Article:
Pediatric chronic pain is a prevalent and often debilitating reality with potentially long-lasting effects that can follow individuals throughout life (Fearon & Hotopf, 2001). CBT for pediatric chronic pain has emerged as an evidence-based treatment with increasing support for its use in standard group and individual formats, as well as alternative forms of treatment delivery such as web-based programs (Eccleston et al., 2009; Palermo et al., 2010; Velleman et al., 2010). The CBT group outlined in this article provides an example of a typical CBT intervention for pediatric chronic pain. Consistent with research in the field, this program was found to reduce pain intensity during treatment but did not significantly reduce functional disability (Eccleston et al., 2009; Palermo et al., 2010). In addition to decreases in pain intensity, parents' illness encouraging behaviors were also reduced following this treatment group. Results also provide evidence that children and parents who take part in a CBT group for chronic pain report a stronger sense of self-efficacy regarding their abilities to cope with pain.

Despite recent advances in the area of CBT for pediatric chronic pain, there are important avenues for future research. Although CBT protocols emphasize improving children's functioning as a treatment goal, there is a lack of evidence to support whether functional disability significantly decreases following treatment (Eccleston et al., 2009; Palermo et al., 2010). Furthermore, little research has examined the effects of CBT for pediatric chronic pain on parent behaviors, which are believed to play a central role in the maintenance of children's pain. Given the importance of functional disability in determining the severity of chronic pain (Hunfeld et al., 2001) as well as the powerful role of parental reinforcement and modeling in influencing children's pain behaviors (Chambers, 2002), these represent important outcomes for empirical inquiry. In addition, although research has demonstrated the effectiveness of psychological interventions in general in the treatment of pediatric chronic pain, there is little research comparing CBT to other active psychological or pharmacological treatments. Furthermore, research to date has not investigated the differential efficacy of the various components of CBT for pediatric chronic pain. This may be an important area for future research, as there is some debate regarding the efficacy of specific components included in most CBT protocols (e.g., self-monitoring of pain symptoms). Similarly, CBT protocols may need to be revised in light of emerging evidence to support new treatment approaches for the treatment of pediatric chronic pain (e.g., acceptance-based treatments; Wicksell, Melin, Lekander, & Olsson, 2009).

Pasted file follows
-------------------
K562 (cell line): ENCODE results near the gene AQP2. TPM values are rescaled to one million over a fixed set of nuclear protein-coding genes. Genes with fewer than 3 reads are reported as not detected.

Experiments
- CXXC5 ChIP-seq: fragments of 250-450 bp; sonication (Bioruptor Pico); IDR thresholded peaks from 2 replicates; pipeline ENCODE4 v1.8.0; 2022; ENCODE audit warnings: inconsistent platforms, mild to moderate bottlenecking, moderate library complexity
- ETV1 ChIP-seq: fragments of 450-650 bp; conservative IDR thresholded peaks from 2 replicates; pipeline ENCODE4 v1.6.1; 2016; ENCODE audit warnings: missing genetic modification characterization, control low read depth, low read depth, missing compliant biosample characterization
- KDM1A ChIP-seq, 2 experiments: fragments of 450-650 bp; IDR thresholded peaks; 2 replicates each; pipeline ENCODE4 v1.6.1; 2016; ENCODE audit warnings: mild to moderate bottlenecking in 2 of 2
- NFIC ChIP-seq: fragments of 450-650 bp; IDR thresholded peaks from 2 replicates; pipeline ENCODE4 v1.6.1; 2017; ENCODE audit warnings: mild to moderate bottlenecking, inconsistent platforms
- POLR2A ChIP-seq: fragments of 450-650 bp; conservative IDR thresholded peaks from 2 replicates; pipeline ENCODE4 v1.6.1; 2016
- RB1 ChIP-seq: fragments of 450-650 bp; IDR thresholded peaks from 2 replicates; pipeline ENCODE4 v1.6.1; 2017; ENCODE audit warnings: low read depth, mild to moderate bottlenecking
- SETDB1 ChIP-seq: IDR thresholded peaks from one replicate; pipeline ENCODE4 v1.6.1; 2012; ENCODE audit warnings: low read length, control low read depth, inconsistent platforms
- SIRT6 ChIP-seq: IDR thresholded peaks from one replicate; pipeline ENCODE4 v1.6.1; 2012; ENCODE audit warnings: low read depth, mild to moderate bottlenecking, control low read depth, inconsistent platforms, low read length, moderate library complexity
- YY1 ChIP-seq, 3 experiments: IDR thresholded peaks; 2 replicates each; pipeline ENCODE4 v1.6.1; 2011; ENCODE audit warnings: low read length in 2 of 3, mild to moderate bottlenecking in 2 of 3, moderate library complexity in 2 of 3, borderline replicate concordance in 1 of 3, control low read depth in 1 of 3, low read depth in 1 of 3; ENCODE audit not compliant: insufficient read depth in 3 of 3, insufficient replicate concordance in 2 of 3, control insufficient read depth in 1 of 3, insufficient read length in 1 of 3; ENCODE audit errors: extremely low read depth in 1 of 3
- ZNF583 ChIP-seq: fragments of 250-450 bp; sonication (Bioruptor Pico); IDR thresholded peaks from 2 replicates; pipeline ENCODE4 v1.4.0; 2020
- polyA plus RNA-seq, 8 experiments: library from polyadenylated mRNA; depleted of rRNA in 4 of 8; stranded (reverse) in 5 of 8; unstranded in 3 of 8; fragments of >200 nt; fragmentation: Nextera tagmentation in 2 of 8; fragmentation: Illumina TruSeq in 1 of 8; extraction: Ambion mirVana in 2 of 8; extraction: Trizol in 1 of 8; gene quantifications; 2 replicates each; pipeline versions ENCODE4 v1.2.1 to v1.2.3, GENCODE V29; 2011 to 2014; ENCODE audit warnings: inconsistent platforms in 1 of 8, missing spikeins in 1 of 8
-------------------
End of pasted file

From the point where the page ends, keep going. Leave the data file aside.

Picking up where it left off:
In conclusion, pediatric chronic pain is a widespread health problem, and CBT continues to emerge as one of the most effective treatments by teaching self-management and coping skills to children and parents and reducing pain intensity. The short-term CBT treatment group for recurrent abdominal pain presented in this article can be used as a model for other treatment programs. By equipping developing children and their families with the skills necessary to engage in their lives despite pain, CBT holds promise for preventing the impact of chronic pain from persisting into adulthood.



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[Author Affiliation]

Melanie Noel, MSc

Mark Petter, BA

Department of Psychology, Dalhousie University, and Centre for Pediatric Pain Research,

IWK Health Centre, Halifax, NS, Canada

Jennifer A. Parker, PhD

Centre for Pediatric Pain Research, IWK Health Centre, Halifax, NS, Canada

Christine T. Chambers, PhD

Departments of Pediatrics and Psychology, Dalhousie University, and

Centre for Pediatric Pain Research, IWK Health Centre, Halifax, NS, Canada

[Author Affiliation]

Acknowledgments. We would like to sincerely thank the children and parents who participated in the CBT group and all of the PhD student therapists who designed and implemented the program to date. We would also like to thank the predoctoral residents and fellows who provided supervision, including Dr. Sara King, Dr. Marie-Jos�e Lefaivre, Dr. Laurie Clark, and Joanne Vallely. Additionally, thank you to Heather Morash, the IWK Pediatric Health Psychology Service, the Children's Health Program (especially Shirley Russell), the IWK Gastroenterology Clinic (especially Dr. Tony Otley and Karen Eyking), and the Dalhousie University Clinical Psychology PhD Program for their support. Finally, we would like to acknowledge Dr. Elizabeth McLaughlin for providing feedback on sections of the manuscript.

Melanie Noel and Mark Petter are supported by CGS Doctoral Awards from the Canadian Institutes of Health Research (CIHR) and honorary Killam Predoctoral Scholarships. They are also trainee members of Pain in Child Health (PICH), a strategic research training initiative of CIHR. At the time that this research was conducted, Melanie Noel was also supported by a CIHR Team in Children's Pain Fellowship. Dr. Christine Chambers is supported by a Canada Research Chair and grants from CIHR and the Canada Foundation for Innovation.

Correspondence regarding this article should be directed to Melanie Noel, MSc, Department of Psychology, Dalhousie University, Halifax, NS, Canada. E-mail: melanie.noel@dal.ca